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Does Apple's new retail SVP, John Browett, make sense? [Stock talk]

"Is it also possible that Browett's experience at Dixons, and before that Tesco (the world's third largest retailer) might just be right what Apple needs as it continues on its path towards world domination?"

We, and pretty much the rest of the blogosphere were, shall we say, slightly bewildered when Apple announced its new SVP of Retail, John Browett.

Browett is, at first glance, an unusual hire because the retail organization he is leaving seems to be the exact opposite of what Apple stands for. He was the CEO of Dixons, the well known British technology retailer.

Big box retailers couldn't be further from Apple's model of clean, spacious, bright and minimalistic. Apple employees always want to help, knowing that when you are in their store you have already chosen their brand. They are highly service-oriented. Big box sales staff are all about making the sale. They couldn't care less what brand of TV you jam into your SUV after you slip the cashier your credit card.

Apple also has a tradition for promoting from within. So it begs the question, "Why did Tim Cook make this decision?"

It's easy to criticize, but let's remember that if we are outsiders to this decision. We haven't seen Tim Cook as the face behind too many senior hires at Apple, but it's safe to say that he's very experienced hiring and firing. You don't hold the COO position in any company without lots of people management experience.

So while it might seem like his old home of Dixons is the polar opposite of what Apple stands for, could we be guilty of looking only at the cover of the book (or the inside of the store)?

The aspect of this hire that intrigues me the most is that Apple is getting a guy with big company CEO experience. The Apple retail business can easily be thought of as a separate company. It requires inventory, sales staff, and a service organization. It requires growth plans.

And what makes running a big box retailer so difficult? Margins, pricing strategy and competition. Well guess what? Browett doesn't need to worry about those problems. Those are Cook's problems. Browett just needs to use his CEO skills to keep the ship moving in the right direction.

I don't think Cook is looking to Browett for sales innovation.

Apple is already in excellent shape after 11 years of retail leadership under Ron Johnson. Apple has top-shelf problems to deal with such as how to open more stores faster (and in new markets) without screwing up the shopping experience.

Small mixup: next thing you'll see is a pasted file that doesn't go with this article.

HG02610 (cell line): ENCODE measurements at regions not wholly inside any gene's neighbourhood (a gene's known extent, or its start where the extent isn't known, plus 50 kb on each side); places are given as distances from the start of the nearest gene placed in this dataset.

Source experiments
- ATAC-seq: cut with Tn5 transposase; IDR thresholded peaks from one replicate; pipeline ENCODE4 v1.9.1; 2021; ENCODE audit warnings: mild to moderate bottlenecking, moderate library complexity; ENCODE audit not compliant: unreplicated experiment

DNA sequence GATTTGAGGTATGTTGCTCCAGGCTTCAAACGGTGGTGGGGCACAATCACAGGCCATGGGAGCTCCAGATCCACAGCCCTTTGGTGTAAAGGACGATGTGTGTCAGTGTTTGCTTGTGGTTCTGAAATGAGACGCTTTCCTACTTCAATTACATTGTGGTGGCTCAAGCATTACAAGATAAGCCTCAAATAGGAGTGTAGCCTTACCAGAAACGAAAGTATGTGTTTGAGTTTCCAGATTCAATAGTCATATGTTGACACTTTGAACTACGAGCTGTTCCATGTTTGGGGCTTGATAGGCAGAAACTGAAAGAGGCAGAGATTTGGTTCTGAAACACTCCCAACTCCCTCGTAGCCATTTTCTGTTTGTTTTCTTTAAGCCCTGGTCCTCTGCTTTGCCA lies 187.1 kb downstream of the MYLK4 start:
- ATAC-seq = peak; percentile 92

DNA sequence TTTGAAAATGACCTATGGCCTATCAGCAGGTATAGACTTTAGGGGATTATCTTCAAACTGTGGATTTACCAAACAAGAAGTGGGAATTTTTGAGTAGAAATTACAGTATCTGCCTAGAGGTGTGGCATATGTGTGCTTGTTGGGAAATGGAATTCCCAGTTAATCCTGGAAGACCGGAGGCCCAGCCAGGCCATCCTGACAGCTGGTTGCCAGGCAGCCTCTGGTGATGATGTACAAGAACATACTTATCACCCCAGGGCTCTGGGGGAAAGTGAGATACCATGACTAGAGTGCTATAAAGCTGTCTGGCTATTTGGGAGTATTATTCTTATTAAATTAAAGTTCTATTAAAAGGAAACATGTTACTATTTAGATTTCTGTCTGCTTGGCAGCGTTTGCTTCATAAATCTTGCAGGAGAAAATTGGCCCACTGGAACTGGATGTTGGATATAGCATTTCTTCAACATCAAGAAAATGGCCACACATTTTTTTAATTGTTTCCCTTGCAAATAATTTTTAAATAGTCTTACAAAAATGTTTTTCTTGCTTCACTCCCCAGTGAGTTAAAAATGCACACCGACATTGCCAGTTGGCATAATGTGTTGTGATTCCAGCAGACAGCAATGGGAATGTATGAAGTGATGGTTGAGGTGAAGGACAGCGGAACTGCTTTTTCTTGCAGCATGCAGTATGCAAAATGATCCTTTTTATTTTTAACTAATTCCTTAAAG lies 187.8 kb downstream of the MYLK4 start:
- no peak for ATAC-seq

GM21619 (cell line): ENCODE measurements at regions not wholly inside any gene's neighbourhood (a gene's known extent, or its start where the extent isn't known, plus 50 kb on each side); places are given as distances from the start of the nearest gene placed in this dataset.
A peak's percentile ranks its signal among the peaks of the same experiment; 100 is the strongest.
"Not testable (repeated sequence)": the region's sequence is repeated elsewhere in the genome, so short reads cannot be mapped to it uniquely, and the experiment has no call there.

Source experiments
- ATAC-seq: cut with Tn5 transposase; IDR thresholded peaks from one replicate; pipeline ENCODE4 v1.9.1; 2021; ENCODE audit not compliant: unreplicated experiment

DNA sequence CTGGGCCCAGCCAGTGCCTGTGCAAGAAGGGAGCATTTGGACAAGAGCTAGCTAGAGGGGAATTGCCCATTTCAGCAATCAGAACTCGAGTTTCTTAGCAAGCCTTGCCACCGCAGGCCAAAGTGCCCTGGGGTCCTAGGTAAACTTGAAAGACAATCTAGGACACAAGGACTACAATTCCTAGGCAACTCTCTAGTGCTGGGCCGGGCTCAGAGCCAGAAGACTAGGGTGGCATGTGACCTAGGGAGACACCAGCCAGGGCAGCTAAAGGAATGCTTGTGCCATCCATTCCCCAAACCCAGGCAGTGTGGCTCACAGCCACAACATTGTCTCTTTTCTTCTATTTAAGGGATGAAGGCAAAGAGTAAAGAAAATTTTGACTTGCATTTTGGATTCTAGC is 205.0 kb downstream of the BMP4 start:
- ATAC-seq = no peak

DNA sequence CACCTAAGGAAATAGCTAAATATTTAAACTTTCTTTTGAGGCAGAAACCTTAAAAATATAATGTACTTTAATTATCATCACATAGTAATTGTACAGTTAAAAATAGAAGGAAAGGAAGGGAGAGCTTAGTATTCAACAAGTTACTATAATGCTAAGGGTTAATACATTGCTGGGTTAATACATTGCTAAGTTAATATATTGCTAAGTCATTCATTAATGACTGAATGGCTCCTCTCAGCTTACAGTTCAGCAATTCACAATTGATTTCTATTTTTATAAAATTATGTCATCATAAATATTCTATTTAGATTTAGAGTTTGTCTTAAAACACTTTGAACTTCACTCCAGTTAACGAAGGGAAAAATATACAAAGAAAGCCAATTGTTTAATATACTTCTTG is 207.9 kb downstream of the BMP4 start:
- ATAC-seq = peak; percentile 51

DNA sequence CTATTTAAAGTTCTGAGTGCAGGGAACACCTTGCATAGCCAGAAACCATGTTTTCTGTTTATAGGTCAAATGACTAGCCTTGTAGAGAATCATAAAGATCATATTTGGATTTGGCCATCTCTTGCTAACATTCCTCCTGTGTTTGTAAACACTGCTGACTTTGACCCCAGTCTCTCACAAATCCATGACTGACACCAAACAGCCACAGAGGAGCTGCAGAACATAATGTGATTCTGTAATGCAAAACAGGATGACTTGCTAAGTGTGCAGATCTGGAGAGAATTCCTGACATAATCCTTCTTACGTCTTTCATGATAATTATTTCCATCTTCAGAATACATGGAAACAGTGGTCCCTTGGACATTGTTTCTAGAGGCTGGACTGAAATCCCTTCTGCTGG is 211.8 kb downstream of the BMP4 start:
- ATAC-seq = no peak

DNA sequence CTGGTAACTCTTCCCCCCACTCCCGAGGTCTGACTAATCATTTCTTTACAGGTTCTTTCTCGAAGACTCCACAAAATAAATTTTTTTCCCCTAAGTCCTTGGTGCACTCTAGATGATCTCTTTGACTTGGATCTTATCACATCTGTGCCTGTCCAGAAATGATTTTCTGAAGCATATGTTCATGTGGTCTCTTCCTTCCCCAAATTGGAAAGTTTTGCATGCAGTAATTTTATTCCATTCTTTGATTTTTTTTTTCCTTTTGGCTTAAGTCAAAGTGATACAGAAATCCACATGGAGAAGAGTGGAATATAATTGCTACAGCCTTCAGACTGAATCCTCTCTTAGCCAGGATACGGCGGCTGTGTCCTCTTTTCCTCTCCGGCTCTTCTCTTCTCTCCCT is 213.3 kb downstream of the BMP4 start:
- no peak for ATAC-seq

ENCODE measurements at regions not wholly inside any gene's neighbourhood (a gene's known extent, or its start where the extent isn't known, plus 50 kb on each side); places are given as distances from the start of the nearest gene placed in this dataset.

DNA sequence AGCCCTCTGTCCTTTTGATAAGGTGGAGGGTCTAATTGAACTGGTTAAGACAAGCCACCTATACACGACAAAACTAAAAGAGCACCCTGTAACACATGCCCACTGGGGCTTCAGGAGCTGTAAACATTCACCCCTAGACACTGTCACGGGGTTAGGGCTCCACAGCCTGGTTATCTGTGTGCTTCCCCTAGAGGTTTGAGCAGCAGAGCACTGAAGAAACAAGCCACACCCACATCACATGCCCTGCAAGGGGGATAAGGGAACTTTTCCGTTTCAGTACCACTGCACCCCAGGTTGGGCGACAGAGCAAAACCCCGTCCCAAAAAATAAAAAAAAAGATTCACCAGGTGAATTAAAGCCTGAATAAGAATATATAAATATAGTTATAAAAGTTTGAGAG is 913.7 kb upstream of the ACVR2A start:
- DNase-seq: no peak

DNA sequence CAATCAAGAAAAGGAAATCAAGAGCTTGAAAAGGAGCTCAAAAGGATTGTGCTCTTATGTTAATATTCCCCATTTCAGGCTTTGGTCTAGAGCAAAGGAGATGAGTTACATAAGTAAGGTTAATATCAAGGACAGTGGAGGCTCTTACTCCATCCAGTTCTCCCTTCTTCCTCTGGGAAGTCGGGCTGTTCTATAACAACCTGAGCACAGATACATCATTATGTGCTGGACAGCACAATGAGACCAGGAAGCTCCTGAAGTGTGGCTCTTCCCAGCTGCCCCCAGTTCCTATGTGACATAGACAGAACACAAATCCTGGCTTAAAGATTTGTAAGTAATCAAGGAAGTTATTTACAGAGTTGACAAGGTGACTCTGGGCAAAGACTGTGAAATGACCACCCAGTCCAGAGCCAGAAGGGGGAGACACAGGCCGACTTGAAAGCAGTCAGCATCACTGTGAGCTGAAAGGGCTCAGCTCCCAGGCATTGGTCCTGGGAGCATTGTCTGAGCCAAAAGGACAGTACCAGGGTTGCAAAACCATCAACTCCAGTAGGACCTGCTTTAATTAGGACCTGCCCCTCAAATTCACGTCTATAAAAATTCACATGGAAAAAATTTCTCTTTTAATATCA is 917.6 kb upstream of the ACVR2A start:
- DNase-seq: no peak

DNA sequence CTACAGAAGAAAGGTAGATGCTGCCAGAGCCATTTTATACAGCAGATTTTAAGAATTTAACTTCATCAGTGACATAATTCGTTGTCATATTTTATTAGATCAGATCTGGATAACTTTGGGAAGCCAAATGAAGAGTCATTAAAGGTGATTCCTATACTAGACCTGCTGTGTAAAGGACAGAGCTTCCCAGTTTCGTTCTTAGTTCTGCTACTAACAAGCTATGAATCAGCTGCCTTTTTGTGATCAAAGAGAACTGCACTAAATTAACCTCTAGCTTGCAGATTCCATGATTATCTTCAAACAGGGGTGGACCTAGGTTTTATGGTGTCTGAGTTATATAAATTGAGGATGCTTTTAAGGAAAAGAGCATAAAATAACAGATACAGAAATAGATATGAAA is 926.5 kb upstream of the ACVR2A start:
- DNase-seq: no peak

There's no question Apple has room to grow in its retail store lineup. As of the most recent financial results, Apple generated $3.5 billion in store sales, which is only 12.7% of total company sales. To me this suggests Browett's job is more about growing the existing business and generating upside for Apple. The downside of him performing poorly is probably not something I'm interested in seeing happen, but as a shareholder this is far from my biggest worry.

Is it weird that Tim Cook is bringing in a Dixons guy? Yeah. But is it also possible that Browett's experience at Dixons, and before that Tesco (the world's third largest retailer) might just be right what Apple needs as it continues on its path towards world domination? Yeah. It might.

Former sell side analyst, out-of-box thinker, consultant, entrepreneur. Interests: Wife & kids, tech, NLP, fitness, travel, investing, 4HWW.

  • The thing that worries me is not that dixons are big box retailers (which is debatable as the UK doesn't really have that type of retailer), nor that dixons staff are willing to recommend any manufacturer. What worries me is that dixons are synonymous with very poor service, pushy sales techniques, sales target centric focus (rather than customer need) and sales of aftercare which isn't necessary.
    In fact the only thing that dixons do well is sell aftercare which could be a transferable strategy to AppleCare. Bit worries about a loss of focus on customer service with this guy in charge however Tim Cook is a far more qualified to make a judgement on him then I so I hope to be proven wrong.
  • Any piece of technology that Steve didn't have something to do with will be garbage.
  • Everything is thinking the sales side of how a company runs when there's a huge amount more to the equation when you hire someone at that level of position.
    You want political skills and business connections not "open a store" skills. He was at his last job for only 4 years and there's no way he was turning that ship around that quickly so we can see the changes today.
    What he may be is the perfect individual to help Apple with the political and business connections across Europe. They already have a team who can open stores, they need a leader to open up new opportunities. In Europe they're in only six countries right now. There's more stores in California than England and England has 25% more people.
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